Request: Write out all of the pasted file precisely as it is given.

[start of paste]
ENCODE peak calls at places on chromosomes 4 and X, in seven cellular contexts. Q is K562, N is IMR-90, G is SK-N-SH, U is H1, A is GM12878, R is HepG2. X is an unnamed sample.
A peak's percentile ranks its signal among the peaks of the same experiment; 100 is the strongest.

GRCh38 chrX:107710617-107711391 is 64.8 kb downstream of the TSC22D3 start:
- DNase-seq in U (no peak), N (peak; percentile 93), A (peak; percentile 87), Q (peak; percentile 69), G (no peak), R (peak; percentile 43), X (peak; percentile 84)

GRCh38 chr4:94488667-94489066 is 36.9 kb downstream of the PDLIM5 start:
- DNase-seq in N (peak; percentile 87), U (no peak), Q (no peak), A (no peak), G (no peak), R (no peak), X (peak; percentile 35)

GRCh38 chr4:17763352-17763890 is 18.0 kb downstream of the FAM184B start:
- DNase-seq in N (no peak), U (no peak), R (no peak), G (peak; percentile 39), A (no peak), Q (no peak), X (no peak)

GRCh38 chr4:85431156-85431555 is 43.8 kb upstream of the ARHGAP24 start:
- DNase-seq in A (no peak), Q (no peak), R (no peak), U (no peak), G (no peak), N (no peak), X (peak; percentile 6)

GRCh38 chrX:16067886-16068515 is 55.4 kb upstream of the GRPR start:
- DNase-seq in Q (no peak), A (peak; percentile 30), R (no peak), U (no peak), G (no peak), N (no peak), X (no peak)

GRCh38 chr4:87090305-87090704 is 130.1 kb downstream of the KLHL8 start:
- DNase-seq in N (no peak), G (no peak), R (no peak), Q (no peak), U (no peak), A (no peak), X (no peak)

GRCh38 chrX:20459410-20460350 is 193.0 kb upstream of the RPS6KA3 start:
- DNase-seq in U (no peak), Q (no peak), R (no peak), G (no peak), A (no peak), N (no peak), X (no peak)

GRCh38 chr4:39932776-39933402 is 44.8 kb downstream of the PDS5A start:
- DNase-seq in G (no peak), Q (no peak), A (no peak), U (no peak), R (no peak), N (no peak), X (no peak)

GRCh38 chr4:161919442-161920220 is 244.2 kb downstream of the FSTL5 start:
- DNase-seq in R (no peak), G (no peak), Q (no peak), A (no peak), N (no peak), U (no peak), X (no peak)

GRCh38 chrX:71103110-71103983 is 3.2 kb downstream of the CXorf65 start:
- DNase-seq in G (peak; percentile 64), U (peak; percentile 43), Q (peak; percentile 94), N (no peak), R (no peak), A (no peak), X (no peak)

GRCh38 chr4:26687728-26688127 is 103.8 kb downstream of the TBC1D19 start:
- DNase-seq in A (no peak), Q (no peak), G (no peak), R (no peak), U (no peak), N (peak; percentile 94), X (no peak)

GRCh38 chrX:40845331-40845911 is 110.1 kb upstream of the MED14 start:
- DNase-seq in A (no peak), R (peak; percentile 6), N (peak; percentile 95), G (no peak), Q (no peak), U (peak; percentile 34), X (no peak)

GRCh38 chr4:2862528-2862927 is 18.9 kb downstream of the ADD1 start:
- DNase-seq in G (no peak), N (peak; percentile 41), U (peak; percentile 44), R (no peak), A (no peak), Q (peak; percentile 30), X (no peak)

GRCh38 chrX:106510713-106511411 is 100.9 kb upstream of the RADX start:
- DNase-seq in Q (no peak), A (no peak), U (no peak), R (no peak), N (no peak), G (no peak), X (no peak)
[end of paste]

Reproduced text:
ENCODE peak calls at places on chromosomes 4 and X, in seven cellular contexts. Q is K562, N is IMR-90, G is SK-N-SH, U is H1, A is GM12878, R is HepG2. X is an unnamed sample.
A peak's percentile ranks its signal among the peaks of the same experiment; 100 is the strongest.

GRCh38 chrX:107710617-107711391 is 64.8 kb downstream of the TSC22D3 start:
- DNase-seq in U (no peak), N (peak; percentile 93), A (peak; percentile 87), Q (peak; percentile 69), G (no peak), R (peak; percentile 43), X (peak; percentile 84)

GRCh38 chr4:94488667-94489066 is 36.9 kb downstream of the PDLIM5 start:
- DNase-seq in N (peak; percentile 87), U (no peak), Q (no peak), A (no peak), G (no peak), R (no peak), X (peak; percentile 35)

GRCh38 chr4:17763352-17763890 is 18.0 kb downstream of the FAM184B start:
- DNase-seq in N (no peak), U (no peak), R (no peak), G (peak; percentile 39), A (no peak), Q (no peak), X (no peak)

GRCh38 chr4:85431156-85431555 is 43.8 kb upstream of the ARHGAP24 start:
- DNase-seq in A (no peak), Q (no peak), R (no peak), U (no peak), G (no peak), N (no peak), X (peak; percentile 6)

GRCh38 chrX:16067886-16068515 is 55.4 kb upstream of the GRPR start:
- DNase-seq in Q (no peak), A (peak; percentile 30), R (no peak), U (no peak), G (no peak), N (no peak), X (no peak)

GRCh38 chr4:87090305-87090704 is 130.1 kb downstream of the KLHL8 start:
- DNase-seq in N (no peak), G (no peak), R (no peak), Q (no peak), U (no peak), A (no peak), X (no peak)

GRCh38 chrX:20459410-20460350 is 193.0 kb upstream of the RPS6KA3 start:
- DNase-seq in U (no peak), Q (no peak), R (no peak), G (no peak), A (no peak), N (no peak), X (no peak)

GRCh38 chr4:39932776-39933402 is 44.8 kb downstream of the PDS5A start:
- DNase-seq in G (no peak), Q (no peak), A (no peak), U (no peak), R (no peak), N (no peak), X (no peak)

GRCh38 chr4:161919442-161920220 is 244.2 kb downstream of the FSTL5 start:
- DNase-seq in R (no peak), G (no peak), Q (no peak), A (no peak), N (no peak), U (no peak), X (no peak)

GRCh38 chrX:71103110-71103983 is 3.2 kb downstream of the CXorf65 start:
- DNase-seq in G (peak; percentile 64), U (peak; percentile 43), Q (peak; percentile 94), N (no peak), R (no peak), A (no peak), X (no peak)

GRCh38 chr4:26687728-26688127 is 103.8 kb downstream of the TBC1D19 start:
- DNase-seq in A (no peak), Q (no peak), G (no peak), R (no peak), U (no peak), N (peak; percentile 94), X (no peak)

GRCh38 chrX:40845331-40845911 is 110.1 kb upstream of the MED14 start:
- DNase-seq in A (no peak), R (peak; percentile 6), N (peak; percentile 95), G (no peak), Q (no peak), U (peak; percentile 34), X (no peak)

GRCh38 chr4:2862528-2862927 is 18.9 kb downstream of the ADD1 start:
- DNase-seq in G (no peak), N (peak; percentile 41), U (peak; percentile 44), R (no peak), A (no peak), Q (peak; percentile 30), X (no peak)

GRCh38 chrX:106510713-106511411 is 100.9 kb upstream of the RADX start:
- DNase-seq in Q (no peak), A (no peak), U (no peak), R (no peak), N (no peak), G (no peak), X (no peak)